CFPB Announces Public Petition System

May 3, 2022
The CFPB announced a new process to receive public petitions for rulemaking or regulatory changes.

On February 16, 2022, the CFPB announced a new process (available here) to receive public petitions for rulemaking or regulatory changes, and to post them on a public docket on the CFPB website for review and comment. The move is intended to strengthen the public right in the U.S. Constitution to petition the government, enhance transparency at the CFPB, and also address the CFPB’s sense that individuals and small businesses often feel the need to engage former government officials, lawyers, or lobbyists to petition federal government agencies.

The CFPB will accept these public petitions under the Federal Administrative Procedures Act, which become part of the public record when received. The CFPB expects each petition to give the contact information for the submitting party, describe the requested action, such as a new rule or repeal or amendment of an existing rule, the factual and legal reasons for the request, and also the expected effects of the proposed action. The CFPB has committed to deliver a final, public response to each petition that it posts to its website with an assigned docket number.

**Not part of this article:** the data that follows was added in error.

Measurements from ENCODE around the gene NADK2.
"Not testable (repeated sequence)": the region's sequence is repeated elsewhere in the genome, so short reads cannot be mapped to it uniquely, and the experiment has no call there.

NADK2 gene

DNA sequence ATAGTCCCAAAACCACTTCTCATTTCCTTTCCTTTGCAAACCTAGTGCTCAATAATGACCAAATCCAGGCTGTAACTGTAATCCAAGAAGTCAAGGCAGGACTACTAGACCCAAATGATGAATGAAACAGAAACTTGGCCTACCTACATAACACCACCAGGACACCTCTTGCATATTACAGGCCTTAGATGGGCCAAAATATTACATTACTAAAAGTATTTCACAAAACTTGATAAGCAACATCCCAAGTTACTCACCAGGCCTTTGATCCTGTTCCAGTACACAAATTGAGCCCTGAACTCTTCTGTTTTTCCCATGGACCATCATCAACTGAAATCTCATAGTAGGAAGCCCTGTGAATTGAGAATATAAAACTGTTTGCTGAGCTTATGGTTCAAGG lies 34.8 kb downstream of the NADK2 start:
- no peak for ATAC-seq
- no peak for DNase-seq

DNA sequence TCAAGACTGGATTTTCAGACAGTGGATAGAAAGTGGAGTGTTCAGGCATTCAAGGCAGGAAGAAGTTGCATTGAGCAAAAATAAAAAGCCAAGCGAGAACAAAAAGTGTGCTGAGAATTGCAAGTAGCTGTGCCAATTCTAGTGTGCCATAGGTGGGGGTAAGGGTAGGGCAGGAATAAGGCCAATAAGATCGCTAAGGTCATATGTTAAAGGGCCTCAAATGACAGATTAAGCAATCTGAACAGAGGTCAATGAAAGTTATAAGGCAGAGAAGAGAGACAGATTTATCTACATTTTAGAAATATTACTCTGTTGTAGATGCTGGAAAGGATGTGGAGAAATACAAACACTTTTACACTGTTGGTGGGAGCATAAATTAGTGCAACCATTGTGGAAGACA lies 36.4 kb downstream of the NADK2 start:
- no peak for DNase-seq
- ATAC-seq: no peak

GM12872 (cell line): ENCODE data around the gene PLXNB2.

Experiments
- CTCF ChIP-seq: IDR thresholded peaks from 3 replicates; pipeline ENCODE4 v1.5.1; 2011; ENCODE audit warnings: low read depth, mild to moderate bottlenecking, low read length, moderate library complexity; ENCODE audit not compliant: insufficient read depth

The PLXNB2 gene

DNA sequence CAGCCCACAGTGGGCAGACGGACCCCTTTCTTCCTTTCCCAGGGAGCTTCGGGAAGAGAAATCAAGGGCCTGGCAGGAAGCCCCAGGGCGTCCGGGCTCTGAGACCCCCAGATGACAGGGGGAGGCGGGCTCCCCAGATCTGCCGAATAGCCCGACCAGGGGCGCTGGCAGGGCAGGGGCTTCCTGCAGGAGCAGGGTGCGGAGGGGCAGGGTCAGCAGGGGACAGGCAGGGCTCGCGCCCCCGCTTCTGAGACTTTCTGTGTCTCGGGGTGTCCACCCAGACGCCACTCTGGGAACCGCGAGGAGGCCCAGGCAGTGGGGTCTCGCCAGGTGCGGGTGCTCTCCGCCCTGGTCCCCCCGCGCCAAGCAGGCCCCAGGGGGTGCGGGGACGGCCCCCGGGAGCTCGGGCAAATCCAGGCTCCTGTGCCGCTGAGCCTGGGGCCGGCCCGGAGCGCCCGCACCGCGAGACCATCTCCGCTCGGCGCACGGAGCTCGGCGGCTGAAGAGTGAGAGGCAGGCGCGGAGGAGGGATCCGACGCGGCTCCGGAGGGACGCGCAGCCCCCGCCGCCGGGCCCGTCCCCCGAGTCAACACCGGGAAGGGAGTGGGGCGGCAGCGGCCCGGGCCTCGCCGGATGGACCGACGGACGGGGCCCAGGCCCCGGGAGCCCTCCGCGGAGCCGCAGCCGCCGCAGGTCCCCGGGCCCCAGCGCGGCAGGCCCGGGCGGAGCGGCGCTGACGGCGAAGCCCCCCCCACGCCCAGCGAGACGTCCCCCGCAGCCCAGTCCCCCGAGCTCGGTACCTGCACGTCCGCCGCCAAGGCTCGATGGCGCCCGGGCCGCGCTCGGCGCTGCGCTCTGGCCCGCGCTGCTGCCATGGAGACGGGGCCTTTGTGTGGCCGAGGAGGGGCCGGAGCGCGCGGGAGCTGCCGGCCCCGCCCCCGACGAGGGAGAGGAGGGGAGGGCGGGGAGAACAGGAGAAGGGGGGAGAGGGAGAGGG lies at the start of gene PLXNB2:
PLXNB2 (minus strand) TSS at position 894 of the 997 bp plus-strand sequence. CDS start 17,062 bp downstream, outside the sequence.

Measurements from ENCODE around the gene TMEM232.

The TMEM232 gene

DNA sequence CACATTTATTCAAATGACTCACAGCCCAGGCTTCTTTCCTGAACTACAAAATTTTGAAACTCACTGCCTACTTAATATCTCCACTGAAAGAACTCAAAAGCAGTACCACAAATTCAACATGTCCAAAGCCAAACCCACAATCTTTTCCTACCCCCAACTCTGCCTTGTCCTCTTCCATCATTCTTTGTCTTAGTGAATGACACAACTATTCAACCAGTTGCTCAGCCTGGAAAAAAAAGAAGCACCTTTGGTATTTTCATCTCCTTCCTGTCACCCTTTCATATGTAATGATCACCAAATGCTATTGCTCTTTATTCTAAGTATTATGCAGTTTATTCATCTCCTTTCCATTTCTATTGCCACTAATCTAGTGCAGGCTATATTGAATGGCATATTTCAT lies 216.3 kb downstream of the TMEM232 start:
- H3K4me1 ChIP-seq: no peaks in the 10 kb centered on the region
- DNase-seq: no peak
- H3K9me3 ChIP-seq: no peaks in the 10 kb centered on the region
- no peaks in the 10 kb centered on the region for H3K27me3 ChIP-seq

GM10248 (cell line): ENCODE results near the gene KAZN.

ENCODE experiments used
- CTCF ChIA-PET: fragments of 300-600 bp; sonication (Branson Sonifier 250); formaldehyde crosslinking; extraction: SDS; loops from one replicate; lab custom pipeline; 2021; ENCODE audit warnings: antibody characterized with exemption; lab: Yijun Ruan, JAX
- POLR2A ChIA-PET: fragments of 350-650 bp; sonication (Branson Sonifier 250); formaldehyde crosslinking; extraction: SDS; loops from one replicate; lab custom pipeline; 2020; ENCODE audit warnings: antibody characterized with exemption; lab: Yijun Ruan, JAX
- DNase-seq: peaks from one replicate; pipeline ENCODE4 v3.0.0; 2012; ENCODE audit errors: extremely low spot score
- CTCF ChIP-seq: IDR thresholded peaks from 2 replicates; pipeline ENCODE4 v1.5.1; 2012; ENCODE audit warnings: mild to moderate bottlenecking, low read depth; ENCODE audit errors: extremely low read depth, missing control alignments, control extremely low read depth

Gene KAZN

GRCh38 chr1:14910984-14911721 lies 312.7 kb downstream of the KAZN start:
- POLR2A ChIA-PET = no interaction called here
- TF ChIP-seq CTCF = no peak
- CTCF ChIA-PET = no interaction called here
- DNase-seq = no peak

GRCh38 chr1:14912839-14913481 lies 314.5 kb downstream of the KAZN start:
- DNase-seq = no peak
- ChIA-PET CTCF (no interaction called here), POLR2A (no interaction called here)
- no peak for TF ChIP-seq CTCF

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In this blog post concerning legal and regulatory matters of interest to the mortgage industry, Sandler Law Group (SLG) provides general information and industry observations that are not motivated by or concerned with a particular past occurrence or event, or a specific existing legal problem of which SLG is aware. Nothing published herein is intended to constitute legal advice and the use of the newsletter by a reader shall not give rise to an attorney-client relationship with SLG. SLG expressly disclaims any representation of accuracy or reliability as to the content of this newsletter, as well as any obligation to maintain such content over time or to ensure it is free from errors. Brad Cope is the attorney responsible for the SLG content of this newsletter. The attorneys of SLG are not certified by the Texas Board of Legal Specialization, except as otherwise noted at

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